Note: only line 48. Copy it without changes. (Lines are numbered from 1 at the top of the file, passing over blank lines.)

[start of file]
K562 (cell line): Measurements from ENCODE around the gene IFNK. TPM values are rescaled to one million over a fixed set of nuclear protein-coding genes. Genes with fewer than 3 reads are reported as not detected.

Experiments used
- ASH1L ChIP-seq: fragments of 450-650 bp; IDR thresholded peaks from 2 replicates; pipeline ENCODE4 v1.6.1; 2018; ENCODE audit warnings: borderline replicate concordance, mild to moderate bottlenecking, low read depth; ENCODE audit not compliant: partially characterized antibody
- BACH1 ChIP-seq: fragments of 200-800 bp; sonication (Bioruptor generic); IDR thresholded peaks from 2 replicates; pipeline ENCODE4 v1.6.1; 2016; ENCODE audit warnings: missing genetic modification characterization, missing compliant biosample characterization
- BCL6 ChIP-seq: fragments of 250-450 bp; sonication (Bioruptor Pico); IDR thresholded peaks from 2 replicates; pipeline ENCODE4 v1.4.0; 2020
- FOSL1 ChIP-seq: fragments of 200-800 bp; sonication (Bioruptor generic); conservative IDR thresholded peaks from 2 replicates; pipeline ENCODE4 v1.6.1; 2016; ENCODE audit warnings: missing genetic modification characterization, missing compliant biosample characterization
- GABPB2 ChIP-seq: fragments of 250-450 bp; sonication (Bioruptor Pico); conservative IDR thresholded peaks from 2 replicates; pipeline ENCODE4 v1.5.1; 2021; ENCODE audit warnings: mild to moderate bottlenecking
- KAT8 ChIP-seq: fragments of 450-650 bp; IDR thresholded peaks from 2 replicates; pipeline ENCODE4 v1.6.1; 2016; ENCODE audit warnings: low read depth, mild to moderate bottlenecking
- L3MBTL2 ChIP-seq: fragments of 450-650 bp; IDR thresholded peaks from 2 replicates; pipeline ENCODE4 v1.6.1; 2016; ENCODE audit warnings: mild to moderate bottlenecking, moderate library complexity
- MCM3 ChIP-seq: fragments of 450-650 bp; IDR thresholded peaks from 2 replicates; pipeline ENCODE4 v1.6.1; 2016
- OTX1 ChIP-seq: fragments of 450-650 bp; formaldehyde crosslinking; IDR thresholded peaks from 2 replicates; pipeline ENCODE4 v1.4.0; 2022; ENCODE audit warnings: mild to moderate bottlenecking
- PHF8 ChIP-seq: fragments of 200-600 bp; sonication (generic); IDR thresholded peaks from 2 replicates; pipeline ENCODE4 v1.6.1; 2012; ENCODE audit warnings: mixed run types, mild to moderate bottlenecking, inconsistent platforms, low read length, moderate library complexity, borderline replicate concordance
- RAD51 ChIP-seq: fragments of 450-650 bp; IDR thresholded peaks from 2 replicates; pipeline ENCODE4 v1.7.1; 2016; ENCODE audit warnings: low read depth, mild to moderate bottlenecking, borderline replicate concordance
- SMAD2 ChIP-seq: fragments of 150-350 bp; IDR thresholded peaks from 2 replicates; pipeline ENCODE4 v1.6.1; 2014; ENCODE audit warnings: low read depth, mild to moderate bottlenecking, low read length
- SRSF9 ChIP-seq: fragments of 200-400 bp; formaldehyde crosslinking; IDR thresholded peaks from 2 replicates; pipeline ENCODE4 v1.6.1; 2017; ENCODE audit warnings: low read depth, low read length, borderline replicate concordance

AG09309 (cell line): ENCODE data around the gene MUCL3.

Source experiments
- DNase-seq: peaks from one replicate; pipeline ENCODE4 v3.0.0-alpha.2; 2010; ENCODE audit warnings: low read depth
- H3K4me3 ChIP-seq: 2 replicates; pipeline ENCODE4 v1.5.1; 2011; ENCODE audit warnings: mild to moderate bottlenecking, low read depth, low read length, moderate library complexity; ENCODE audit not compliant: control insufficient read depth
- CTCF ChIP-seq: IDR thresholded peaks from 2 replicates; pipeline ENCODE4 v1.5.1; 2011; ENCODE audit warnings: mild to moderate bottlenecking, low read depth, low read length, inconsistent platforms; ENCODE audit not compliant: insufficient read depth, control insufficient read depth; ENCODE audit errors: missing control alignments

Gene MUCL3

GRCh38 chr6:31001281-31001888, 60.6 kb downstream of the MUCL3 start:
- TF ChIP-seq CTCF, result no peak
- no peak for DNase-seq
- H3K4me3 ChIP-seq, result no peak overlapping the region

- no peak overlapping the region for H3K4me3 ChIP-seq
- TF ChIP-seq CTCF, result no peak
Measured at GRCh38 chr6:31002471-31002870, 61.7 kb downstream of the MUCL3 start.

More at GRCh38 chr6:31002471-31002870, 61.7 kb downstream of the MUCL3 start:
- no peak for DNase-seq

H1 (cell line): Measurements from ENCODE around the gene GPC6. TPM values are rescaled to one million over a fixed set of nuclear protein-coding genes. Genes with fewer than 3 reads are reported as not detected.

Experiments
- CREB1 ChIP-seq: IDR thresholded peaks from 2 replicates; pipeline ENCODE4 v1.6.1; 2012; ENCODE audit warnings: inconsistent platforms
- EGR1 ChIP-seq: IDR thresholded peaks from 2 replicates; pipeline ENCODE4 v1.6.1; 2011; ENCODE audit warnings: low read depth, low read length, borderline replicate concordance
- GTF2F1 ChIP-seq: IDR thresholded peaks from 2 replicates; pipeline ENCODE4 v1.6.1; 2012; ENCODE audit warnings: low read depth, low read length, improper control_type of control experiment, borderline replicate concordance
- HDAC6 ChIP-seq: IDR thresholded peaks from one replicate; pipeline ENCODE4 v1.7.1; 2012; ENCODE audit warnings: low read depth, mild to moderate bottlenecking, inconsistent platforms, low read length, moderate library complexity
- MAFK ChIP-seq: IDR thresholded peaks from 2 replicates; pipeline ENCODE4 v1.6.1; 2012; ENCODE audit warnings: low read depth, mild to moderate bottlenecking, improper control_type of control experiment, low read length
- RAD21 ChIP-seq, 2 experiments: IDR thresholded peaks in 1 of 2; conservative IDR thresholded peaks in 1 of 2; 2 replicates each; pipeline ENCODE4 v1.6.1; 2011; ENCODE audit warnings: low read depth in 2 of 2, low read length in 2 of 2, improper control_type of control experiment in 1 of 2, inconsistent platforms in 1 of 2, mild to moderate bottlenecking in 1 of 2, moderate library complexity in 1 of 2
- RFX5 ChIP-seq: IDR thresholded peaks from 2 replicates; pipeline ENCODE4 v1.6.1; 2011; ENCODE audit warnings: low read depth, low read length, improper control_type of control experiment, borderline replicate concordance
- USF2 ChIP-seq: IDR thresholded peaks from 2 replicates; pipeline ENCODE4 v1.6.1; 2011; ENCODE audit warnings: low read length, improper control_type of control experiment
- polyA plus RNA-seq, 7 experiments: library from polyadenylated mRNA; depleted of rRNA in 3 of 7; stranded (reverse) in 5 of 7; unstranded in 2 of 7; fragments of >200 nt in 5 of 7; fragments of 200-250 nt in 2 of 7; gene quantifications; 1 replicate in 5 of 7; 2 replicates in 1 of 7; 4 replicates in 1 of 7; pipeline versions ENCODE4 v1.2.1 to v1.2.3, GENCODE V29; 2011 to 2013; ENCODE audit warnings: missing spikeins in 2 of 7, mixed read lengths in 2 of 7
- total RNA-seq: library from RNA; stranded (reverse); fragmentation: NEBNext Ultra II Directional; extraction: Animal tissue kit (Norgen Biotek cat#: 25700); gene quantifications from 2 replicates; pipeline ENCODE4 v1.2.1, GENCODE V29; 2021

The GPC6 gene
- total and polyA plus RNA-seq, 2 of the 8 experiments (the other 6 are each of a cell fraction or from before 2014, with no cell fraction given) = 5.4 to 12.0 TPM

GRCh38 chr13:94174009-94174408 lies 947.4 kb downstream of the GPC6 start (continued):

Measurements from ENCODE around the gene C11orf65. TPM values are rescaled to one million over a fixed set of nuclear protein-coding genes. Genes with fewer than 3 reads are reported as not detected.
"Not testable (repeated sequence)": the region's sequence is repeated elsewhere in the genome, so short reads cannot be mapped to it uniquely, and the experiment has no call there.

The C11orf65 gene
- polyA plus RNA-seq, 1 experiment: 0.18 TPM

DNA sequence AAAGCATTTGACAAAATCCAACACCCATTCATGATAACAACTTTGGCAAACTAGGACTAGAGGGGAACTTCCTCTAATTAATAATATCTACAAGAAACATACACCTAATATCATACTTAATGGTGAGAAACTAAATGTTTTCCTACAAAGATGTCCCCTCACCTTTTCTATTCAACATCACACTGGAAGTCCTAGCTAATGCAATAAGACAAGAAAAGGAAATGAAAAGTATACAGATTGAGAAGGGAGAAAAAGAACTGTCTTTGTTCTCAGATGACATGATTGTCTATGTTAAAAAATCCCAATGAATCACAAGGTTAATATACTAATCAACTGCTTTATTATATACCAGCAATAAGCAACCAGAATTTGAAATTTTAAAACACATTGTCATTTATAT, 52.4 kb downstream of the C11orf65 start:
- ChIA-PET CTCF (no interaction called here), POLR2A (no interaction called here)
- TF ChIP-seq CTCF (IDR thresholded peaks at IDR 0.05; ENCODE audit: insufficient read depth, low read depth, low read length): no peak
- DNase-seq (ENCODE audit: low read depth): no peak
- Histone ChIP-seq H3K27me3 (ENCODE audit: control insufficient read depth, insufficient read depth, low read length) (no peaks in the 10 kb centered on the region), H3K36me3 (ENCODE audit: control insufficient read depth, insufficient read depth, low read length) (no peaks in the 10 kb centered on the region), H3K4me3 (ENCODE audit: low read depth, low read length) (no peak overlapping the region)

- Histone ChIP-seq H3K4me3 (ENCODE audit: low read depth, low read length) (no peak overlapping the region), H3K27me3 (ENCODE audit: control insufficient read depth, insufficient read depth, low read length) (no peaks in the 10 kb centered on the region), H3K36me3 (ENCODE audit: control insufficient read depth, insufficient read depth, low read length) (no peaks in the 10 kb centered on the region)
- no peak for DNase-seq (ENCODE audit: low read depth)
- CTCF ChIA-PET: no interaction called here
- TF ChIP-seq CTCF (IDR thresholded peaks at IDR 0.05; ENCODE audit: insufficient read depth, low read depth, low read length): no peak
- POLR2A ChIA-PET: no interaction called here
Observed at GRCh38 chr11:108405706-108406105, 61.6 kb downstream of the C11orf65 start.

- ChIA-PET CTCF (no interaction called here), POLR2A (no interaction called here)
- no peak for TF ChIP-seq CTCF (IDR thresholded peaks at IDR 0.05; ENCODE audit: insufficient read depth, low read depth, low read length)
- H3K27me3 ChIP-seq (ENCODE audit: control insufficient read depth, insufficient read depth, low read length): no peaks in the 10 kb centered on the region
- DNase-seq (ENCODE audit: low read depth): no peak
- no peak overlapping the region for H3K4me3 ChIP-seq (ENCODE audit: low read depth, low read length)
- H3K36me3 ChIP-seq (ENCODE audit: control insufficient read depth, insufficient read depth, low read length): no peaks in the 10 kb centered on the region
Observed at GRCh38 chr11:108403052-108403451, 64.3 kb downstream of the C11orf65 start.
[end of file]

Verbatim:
The C11orf65 gene